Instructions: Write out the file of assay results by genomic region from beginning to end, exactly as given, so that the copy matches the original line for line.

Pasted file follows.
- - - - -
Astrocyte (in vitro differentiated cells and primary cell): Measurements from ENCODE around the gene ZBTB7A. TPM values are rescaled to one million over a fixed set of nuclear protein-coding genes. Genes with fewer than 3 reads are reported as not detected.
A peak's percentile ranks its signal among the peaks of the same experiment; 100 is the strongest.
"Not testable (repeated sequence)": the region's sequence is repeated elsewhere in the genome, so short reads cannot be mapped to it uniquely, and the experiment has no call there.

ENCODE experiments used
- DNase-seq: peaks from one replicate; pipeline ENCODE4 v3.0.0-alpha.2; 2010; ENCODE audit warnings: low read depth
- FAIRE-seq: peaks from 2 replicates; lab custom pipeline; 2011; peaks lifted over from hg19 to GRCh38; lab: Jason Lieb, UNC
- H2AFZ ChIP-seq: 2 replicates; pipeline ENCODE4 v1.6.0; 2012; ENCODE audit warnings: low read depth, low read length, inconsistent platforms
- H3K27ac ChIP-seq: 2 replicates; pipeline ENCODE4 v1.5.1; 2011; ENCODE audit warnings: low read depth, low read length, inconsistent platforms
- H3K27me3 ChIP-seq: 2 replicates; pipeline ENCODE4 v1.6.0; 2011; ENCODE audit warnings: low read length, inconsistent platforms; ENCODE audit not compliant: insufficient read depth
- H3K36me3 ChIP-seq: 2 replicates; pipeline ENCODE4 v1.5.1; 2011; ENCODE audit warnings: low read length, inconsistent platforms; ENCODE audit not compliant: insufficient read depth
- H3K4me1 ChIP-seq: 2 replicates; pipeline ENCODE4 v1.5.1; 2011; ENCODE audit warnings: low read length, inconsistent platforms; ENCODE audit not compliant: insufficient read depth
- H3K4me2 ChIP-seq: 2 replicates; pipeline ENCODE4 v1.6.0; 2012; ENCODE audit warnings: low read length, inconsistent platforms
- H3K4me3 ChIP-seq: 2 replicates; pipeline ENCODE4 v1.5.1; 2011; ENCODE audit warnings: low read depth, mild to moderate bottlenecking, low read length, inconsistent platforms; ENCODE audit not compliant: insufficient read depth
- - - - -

Astrocyte (in vitro differentiated cells and primary cell): Measurements from ENCODE around the gene ZBTB7A. TPM values are rescaled to one million over a fixed set of nuclear protein-coding genes. Genes with fewer than 3 reads are reported as not detected.
A peak's percentile ranks its signal among the peaks of the same experiment; 100 is the strongest.
"Not testable (repeated sequence)": the region's sequence is repeated elsewhere in the genome, so short reads cannot be mapped to it uniquely, and the experiment has no call there.

ENCODE experiments used
- DNase-seq: peaks from one replicate; pipeline ENCODE4 v3.0.0-alpha.2; 2010; ENCODE audit warnings: low read depth
- FAIRE-seq: peaks from 2 replicates; lab custom pipeline; 2011; peaks lifted over from hg19 to GRCh38; lab: Jason Lieb, UNC
- H2AFZ ChIP-seq: 2 replicates; pipeline ENCODE4 v1.6.0; 2012; ENCODE audit warnings: low read depth, low read length, inconsistent platforms
- H3K27ac ChIP-seq: 2 replicates; pipeline ENCODE4 v1.5.1; 2011; ENCODE audit warnings: low read depth, low read length, inconsistent platforms
- H3K27me3 ChIP-seq: 2 replicates; pipeline ENCODE4 v1.6.0; 2011; ENCODE audit warnings: low read length, inconsistent platforms; ENCODE audit not compliant: insufficient read depth
- H3K36me3 ChIP-seq: 2 replicates; pipeline ENCODE4 v1.5.1; 2011; ENCODE audit warnings: low read length, inconsistent platforms; ENCODE audit not compliant: insufficient read depth
- H3K4me1 ChIP-seq: 2 replicates; pipeline ENCODE4 v1.5.1; 2011; ENCODE audit warnings: low read length, inconsistent platforms; ENCODE audit not compliant: insufficient read depth
- H3K4me2 ChIP-seq: 2 replicates; pipeline ENCODE4 v1.6.0; 2012; ENCODE audit warnings: low read length, inconsistent platforms
- H3K4me3 ChIP-seq: 2 replicates; pipeline ENCODE4 v1.5.1; 2011; ENCODE audit warnings: low read depth, mild to moderate bottlenecking, low read length, inconsistent platforms; ENCODE audit not compliant: insufficient read depth